A pop up drive-in featuring five nights of movies under the stars at Payson Event Center surrounding Thanksgiving Day weekend never popped up.
Eight movies were scheduled to run from Wednesday, Nov. 25 through Sunday, Nov. 29. That was one movie on both Nov. 25 and 29 and two on the other three nights.
But East Valley-based Showboss AV & Event Management pulled the plug on the event on Nov. 23.
Pop up drive-ins have become a big thing with the COVID-19 pandemic hurting traditional walk-in theaters as the new blockbuster films dried up and many patrons opted against returning to the theater. Drive-ins give people a chance to watch a movie from the comfort of their own vehicle without having to wear a mask.
But slow ticket sales, perhaps the result of a chilly forecast with temperatures dropping into the 30s every night, played at least a partial role in the cancellation. Showboss required you to buy tickets online in advance to attend to limit contact between moviegoers and workers and to gauge ticket sales ahead of time.
Showboss’ Joe Valiente said it wasn’t just about the slow ticket sales.
“I don’t know, it came out the gate good,” he said. “We had a lot of excitement about it, a lot of people talking about it.
“Then they put that COVID(19) mask mandate in place at the same time as the show went on sale, so we dealt with that. For some reason we just didn’t feel like it was a good time, whether it was the weather, it just wasn’t calculating. Normally when we have that much excitement about something, we’re sold out.”
He hopes the situation will improve in four or five months.
“We talked to the town and they agreed that coming back in March was a better time for us,” Valiente said. “So, that’s what we’re looking at now is March or April.”
The company announced on Facebook that it would issue a refund to all those who purchased tickets and issue each of them a complimentary pass to their next event in the spring.
The scheduled movies included “Toy Story 4,” “Elf,” “Grease,” “The Polar Express,” “Christmas Vacation” and others.
Valiente said it was a good offering.
“We had tickets sold for every movie, so we had a good movie selection,” he said. “We just had to make a decision on Monday whether we wanted to go in and weather the storm and you pay out all the licensing fees for the movies and everything and you go in and you put the movies together and it’s not really a financial thing we are worried about as we just didn’t want to have a bad event. We want everyone to come out and have a good time.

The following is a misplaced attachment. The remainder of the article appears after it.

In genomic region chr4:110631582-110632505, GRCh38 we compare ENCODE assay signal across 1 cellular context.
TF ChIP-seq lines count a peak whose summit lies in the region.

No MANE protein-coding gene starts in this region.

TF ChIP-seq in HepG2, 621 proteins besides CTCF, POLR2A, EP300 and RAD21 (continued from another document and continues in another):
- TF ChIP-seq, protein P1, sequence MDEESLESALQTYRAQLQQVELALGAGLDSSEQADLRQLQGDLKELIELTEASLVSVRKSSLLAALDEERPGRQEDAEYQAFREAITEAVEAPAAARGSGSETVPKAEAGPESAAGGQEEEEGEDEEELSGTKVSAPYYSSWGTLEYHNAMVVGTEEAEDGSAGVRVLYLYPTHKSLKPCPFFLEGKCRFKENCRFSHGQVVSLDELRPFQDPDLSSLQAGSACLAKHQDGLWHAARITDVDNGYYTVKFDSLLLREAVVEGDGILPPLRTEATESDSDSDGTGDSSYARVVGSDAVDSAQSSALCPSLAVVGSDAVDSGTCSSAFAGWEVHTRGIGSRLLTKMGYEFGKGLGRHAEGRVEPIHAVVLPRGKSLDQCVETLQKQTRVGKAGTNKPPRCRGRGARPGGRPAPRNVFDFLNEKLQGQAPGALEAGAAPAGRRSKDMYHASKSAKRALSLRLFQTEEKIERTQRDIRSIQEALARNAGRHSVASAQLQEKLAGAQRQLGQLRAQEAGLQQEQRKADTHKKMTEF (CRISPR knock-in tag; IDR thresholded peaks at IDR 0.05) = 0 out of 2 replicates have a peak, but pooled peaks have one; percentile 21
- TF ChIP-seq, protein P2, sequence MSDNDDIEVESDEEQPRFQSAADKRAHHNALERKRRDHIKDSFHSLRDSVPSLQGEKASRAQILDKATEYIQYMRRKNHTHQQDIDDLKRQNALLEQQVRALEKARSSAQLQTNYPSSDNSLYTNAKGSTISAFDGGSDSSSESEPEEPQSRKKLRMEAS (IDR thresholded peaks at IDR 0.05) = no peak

“It wasn’t a matter of the tickets being sold or not being sold. What it comes down to is we just wanted to have a good event that everybody felt comfortable coming out to. And when we first launched it we were getting that feeling, but as the mandates came into place, as it started to get cold, (the temperatures) started to dip on us. You can’t really count on having a nice night, so we just decided it would be better for us to push, get more time and let everybody start to feel more comfortable about going out and doing things. People still aren’t comfortable about going out and doing events.”
Valiente said their pop up drive-in movies are selling well right now in a place where the temperature drops well below freezing.
“In Alaska right now we’re selling out shows,” he said. “It’s 15 degrees. We have sold-out shows every weekend through the holiday. It’s just a matter if people want to come out.”
He said they’re going to make sure people have plenty of notice about the need to purchase tickets in advance before they give the idea another try.
“In Payson it’s one of those things where you got to get out and you got to support events,” Valiente said. “If you want events to come to town, you gotta get out and support ’em in advance, you can’t wait until the day of. If you want to have a rodeo or you want to have a concert or something like this, you gotta get out and support it. We just want to make sure we have proper time next time to get in the market.”
He said the key is to make it a fun event for everyone.
“A lot of people were excited about us bringing it, we’re excited about bringing it back,” Valiente said. “We had about eight businesses locally that were involved with us, whether it be the vendors or the Port-A-John people or the Garvin’s RV folks, so there were a lot of other businesses that we kind of collaborated with to make this a bigger and better project as we grow it. It’s a community thing for us.
“We just want to make sure that everybody’s comfortable. Most of all, it’s about everybody being comfortable and coming out and having a good time. So if that’s not going to happen, we have to wait until this crazy world we’re livin’ in gets better.”